Rather, I think that for large battery manufacturers like Panasonic and LG, they’ve redeployed resources from making better batteries at the same price, to making their existing batteries cost less. Reducing the cost per kWh of battery capacity is now job one. The disruptive threat from some start-up coming out with a novel process to make a 4x energy capacity battery is mitigated by the fact that the large mainstream suppliers will be able to undercut them on both price and manufacturing capacity. Their novel process might work for niche applications in low volumes, but it won’t matter much because the cells will, by comparison, be in short supply and too expensive for a mainstream EV.

The change in priorities wouldn’t be a surprising one, given the principle issue with EVs today – cost. If you don’t bring down the cost of the battery packs in the EVs today, there won’t be broad-based demand for EVs tomorrow no matter what the range of the vehicle is. When EVs take the place of a second or third car in a household, the range issue isn’t nearly the problem it is made out to be. And the market for second and third cars in households that can afford suburban homes to recharge them in is sufficiently large this early in the electric vehicle adoption curve.

Battery costs are not generally published, but we can estimate that as of mid 2013 are around $350 per kWh at the finished pack level. This makes the price around $30,000 for the Tesla 85kWh battery, $5800 for the Volt, and $8500 for the Nissan Leaf pack. By the end of 2015, prices could be around $250 per kWh, and $150 per kWh by the end of 2017. At the second long term price goal of $150, it becomes possible to sell a 60 kWh/220 mile range EV for $35,000 because the pack is only $9,000 (or 30% of the bill of materials), roughly in line with the Nissan Leaf. As Tesla has shown, a purpose-built EV can accommodate the amount of cells necessary for this battery pack size. Existing battery technologies (NMC, LiFePO4) will continue to improve marginally each year, providing more energy capacity per unit volume and per unit weight.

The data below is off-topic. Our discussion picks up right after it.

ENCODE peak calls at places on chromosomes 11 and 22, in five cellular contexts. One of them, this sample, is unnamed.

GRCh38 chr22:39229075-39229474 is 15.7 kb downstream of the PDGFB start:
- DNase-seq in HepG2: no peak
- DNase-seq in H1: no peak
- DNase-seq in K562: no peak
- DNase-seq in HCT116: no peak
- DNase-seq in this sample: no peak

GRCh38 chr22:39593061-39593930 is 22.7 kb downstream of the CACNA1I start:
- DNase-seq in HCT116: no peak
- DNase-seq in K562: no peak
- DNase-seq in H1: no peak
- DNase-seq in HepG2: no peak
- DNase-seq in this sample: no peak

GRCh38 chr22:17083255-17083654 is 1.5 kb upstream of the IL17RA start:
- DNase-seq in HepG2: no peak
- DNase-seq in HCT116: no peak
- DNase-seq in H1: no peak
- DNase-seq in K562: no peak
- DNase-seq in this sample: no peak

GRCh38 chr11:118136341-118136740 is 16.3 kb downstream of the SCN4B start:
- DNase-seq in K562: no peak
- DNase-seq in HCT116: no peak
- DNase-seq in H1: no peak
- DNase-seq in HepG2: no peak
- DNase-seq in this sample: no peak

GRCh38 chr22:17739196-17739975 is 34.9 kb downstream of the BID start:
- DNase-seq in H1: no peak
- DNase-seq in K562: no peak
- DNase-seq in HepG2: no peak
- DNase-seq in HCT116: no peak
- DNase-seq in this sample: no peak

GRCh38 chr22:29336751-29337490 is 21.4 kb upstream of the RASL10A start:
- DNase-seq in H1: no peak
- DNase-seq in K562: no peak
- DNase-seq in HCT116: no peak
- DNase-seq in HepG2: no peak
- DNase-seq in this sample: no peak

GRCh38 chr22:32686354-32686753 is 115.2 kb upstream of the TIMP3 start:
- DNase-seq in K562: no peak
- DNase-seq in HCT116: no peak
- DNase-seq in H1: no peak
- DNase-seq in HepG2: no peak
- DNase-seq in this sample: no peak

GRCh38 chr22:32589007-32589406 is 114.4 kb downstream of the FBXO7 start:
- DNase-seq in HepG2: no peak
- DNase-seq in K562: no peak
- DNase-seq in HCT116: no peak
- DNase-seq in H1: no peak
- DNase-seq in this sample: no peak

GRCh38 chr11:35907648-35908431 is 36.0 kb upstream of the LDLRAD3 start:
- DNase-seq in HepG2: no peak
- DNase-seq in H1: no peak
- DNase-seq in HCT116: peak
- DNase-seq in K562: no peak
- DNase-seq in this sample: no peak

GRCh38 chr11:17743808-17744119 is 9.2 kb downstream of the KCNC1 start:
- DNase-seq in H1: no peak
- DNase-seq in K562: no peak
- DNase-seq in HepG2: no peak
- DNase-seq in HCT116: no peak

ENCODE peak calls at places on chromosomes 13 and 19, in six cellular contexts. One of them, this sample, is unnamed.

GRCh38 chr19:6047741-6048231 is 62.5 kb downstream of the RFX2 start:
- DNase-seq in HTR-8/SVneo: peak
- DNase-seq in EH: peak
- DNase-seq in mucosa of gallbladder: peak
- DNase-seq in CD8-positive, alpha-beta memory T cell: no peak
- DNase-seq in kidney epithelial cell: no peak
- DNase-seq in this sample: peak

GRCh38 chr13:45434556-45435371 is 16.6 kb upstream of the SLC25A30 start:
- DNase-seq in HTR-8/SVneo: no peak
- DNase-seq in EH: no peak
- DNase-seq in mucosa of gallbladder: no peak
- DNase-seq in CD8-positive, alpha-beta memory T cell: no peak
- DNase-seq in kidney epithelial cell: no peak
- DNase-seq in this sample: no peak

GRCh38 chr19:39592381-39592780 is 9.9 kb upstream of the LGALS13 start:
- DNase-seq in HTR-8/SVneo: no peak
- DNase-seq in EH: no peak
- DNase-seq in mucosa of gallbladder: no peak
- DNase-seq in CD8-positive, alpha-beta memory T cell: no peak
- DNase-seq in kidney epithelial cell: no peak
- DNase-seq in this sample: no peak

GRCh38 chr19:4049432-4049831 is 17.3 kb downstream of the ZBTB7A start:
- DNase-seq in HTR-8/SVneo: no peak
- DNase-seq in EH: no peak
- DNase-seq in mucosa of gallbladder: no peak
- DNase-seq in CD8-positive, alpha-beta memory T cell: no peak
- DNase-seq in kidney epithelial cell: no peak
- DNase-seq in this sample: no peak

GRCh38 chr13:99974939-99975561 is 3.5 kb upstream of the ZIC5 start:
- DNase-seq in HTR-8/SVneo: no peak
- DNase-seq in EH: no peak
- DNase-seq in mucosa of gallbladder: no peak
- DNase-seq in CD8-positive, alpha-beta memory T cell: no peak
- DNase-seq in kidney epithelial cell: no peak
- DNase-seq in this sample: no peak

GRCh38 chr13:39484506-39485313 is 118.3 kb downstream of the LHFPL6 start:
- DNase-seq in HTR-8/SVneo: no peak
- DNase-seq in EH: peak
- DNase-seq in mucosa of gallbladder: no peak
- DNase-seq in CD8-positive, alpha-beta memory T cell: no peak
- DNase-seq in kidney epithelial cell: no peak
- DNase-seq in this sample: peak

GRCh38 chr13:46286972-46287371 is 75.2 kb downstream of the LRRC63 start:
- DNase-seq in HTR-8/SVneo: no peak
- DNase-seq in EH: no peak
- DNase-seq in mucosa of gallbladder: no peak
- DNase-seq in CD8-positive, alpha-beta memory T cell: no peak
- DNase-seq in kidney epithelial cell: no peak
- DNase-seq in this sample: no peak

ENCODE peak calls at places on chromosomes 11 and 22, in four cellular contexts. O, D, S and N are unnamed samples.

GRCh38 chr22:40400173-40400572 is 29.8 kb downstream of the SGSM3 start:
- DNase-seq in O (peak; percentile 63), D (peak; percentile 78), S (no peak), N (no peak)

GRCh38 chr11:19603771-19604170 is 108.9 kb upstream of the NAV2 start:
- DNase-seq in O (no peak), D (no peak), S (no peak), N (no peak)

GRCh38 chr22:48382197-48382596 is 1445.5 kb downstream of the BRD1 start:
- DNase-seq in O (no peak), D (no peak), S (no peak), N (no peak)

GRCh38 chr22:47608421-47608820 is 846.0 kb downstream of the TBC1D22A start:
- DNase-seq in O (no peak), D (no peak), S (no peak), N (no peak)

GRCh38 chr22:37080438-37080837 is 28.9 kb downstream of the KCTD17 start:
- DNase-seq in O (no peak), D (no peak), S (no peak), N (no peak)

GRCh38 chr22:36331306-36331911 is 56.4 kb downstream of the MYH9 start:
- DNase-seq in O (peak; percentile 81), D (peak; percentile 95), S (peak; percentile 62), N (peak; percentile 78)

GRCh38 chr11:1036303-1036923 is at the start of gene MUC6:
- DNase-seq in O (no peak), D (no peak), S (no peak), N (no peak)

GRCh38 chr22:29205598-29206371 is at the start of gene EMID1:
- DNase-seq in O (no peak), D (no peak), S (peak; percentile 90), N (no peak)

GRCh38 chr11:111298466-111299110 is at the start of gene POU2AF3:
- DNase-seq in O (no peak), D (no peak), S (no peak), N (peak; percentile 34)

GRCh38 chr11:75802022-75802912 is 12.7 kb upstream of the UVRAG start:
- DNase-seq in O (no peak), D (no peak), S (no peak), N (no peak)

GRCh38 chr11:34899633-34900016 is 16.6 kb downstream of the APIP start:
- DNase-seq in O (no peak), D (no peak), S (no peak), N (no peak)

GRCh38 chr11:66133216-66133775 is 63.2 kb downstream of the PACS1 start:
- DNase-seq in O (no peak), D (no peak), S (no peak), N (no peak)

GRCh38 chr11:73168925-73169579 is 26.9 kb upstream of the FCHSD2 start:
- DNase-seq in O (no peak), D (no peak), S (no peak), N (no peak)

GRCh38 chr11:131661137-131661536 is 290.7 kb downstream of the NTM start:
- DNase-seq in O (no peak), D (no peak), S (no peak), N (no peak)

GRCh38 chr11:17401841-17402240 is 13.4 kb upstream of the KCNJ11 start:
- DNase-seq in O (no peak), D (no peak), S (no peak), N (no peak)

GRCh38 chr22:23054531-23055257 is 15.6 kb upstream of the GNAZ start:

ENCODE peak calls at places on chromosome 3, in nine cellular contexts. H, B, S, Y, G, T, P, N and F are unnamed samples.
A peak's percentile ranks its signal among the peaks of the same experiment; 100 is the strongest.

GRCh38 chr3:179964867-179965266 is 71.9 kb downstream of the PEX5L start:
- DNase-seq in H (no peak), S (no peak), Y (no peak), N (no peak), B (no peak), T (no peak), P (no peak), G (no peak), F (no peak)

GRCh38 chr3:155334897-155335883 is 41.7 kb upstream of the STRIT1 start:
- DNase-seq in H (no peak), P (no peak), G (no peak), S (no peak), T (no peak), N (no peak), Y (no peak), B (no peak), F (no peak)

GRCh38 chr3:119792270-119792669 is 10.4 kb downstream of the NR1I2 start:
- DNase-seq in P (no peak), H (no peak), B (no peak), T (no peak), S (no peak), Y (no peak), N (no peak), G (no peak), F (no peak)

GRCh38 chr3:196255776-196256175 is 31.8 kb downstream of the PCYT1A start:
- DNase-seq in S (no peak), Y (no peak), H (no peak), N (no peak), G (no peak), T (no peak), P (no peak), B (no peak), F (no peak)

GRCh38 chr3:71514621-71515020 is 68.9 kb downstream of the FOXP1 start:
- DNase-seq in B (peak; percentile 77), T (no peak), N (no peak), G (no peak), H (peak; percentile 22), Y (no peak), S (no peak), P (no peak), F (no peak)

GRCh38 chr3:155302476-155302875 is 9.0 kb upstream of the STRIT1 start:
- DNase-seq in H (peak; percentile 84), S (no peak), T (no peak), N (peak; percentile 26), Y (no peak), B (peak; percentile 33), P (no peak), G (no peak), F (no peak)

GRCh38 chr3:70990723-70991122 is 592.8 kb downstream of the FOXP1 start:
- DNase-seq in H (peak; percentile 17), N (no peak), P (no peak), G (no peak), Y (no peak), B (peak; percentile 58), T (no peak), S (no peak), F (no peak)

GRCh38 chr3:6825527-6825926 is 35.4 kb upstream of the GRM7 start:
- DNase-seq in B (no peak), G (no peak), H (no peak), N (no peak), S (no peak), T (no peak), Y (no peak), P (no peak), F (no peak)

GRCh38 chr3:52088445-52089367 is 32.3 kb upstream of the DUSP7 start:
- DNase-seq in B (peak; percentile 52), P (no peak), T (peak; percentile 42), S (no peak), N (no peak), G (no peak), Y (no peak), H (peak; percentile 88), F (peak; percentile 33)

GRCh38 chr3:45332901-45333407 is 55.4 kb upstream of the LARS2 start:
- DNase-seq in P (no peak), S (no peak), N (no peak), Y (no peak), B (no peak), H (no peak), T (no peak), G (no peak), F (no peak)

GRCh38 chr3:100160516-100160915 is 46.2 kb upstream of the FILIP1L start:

Once the price issue is resolved, battery makers can focus exclusively on incorporating new technologies to make EV range no longer an issue without spiking the price. While emerging technologies like lithium-air technologies may become practical after 2020, when the cost can come down enough to put them in affordable EVs for the driving public is the larger question.